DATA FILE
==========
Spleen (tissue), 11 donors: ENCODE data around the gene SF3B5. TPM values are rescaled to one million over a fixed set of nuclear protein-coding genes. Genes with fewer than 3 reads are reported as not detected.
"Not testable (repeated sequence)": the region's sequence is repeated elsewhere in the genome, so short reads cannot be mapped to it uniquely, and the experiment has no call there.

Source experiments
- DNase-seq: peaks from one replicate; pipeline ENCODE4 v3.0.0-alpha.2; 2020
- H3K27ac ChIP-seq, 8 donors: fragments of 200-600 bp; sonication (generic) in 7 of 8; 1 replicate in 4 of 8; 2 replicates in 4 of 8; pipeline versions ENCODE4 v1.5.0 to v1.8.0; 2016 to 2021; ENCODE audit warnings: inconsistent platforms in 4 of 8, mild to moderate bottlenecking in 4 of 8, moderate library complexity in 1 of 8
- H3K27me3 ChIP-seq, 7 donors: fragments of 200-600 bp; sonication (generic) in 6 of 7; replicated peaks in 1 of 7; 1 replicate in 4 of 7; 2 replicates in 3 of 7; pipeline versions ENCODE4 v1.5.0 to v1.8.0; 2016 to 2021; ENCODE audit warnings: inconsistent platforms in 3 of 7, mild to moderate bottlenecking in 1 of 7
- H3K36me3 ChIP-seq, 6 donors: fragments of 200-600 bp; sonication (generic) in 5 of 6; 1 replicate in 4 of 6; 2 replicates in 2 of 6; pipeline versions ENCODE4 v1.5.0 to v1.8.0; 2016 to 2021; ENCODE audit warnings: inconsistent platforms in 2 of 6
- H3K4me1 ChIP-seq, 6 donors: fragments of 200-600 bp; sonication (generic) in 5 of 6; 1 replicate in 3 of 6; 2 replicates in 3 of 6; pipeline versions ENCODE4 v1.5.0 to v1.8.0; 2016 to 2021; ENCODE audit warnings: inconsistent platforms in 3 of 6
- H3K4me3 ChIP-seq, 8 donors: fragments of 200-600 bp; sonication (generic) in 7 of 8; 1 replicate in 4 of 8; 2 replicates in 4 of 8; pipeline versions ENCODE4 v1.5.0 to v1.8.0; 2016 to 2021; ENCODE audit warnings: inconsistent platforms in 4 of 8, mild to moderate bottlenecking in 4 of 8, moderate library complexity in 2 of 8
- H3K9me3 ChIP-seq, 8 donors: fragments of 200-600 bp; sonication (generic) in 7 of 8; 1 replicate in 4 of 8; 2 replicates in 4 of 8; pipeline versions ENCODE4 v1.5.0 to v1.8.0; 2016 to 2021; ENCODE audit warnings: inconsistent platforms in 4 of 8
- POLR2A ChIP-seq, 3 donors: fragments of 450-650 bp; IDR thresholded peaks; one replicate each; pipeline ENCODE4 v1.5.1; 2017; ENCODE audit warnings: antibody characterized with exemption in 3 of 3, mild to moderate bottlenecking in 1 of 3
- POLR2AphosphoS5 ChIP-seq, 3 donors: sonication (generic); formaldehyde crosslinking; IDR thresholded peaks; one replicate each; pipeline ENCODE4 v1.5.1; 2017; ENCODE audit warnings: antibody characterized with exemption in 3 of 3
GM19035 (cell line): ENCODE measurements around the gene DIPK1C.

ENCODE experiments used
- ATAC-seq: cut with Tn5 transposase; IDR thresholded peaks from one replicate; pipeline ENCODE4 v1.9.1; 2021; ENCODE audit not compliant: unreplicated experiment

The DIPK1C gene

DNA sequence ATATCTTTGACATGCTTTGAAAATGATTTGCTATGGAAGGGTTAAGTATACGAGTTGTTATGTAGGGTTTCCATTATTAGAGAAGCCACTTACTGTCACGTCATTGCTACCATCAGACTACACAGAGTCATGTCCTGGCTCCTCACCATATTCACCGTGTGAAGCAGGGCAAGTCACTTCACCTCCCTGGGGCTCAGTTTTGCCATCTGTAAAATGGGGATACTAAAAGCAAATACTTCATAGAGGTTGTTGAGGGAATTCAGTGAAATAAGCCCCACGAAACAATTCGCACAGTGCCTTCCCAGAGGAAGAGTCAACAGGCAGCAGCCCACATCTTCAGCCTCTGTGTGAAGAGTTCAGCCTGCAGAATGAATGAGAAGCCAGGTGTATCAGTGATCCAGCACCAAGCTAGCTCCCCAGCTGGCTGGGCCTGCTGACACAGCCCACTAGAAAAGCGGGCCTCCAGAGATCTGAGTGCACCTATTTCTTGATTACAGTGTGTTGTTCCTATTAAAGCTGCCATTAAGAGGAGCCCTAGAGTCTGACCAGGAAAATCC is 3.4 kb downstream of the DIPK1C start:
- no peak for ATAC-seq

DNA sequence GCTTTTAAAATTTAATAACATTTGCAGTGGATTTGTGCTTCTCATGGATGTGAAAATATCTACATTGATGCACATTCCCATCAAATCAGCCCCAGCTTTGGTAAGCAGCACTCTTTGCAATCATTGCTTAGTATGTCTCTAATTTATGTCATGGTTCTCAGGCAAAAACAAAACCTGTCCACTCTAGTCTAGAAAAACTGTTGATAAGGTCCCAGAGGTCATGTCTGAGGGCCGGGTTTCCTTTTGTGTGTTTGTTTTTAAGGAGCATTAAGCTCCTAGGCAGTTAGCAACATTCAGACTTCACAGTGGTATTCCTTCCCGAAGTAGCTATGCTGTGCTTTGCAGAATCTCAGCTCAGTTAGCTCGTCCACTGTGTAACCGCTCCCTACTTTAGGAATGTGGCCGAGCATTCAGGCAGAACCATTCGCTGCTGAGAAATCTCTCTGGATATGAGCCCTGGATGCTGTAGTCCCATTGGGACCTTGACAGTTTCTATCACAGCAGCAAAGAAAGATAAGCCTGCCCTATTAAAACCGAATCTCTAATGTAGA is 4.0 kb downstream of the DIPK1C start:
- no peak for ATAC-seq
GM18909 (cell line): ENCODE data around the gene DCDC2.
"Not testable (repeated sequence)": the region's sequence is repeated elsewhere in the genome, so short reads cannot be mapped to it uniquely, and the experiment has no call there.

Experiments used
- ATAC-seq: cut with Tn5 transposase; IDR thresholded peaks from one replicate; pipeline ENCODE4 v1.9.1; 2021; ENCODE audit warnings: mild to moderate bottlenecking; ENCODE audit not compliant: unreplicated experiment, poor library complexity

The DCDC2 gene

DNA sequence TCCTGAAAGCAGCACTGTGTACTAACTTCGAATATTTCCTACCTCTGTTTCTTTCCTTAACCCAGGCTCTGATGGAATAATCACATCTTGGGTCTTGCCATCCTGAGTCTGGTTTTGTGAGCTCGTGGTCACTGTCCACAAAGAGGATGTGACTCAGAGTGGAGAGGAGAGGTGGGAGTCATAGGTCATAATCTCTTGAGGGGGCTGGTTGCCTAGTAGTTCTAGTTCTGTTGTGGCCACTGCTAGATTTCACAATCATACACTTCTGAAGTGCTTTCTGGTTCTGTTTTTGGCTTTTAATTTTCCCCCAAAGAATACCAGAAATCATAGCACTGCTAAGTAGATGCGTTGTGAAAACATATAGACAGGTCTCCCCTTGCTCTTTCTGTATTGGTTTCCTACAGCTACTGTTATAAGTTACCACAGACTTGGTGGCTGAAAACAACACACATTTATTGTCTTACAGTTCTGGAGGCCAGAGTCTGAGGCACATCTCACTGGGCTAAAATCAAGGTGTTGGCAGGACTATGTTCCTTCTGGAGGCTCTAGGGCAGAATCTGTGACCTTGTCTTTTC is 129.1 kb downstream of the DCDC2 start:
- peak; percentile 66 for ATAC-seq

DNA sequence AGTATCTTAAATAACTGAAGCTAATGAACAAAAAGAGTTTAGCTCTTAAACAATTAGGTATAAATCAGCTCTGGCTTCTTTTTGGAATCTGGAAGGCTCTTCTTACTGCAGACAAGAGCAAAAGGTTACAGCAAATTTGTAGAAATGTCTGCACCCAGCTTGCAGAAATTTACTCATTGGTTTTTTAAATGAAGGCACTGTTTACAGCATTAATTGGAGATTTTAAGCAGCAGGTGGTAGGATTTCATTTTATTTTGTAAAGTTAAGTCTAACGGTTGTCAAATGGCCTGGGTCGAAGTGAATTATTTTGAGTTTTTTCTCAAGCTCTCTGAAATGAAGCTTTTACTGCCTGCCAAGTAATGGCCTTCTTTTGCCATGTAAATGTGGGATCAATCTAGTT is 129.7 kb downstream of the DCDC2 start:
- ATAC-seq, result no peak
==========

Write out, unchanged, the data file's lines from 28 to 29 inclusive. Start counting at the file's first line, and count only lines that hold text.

DNA sequence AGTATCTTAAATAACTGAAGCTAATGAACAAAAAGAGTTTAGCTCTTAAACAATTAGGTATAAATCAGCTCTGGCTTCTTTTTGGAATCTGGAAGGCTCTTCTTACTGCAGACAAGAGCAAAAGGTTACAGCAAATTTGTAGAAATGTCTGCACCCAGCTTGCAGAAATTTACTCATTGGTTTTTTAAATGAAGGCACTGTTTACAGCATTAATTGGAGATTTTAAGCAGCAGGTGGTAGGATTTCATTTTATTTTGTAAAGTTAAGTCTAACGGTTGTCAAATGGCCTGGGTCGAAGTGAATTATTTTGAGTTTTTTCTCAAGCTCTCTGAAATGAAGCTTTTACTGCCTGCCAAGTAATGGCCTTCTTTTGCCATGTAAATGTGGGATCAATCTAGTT is 129.7 kb downstream of the DCDC2 start:
- ATAC-seq, result no peak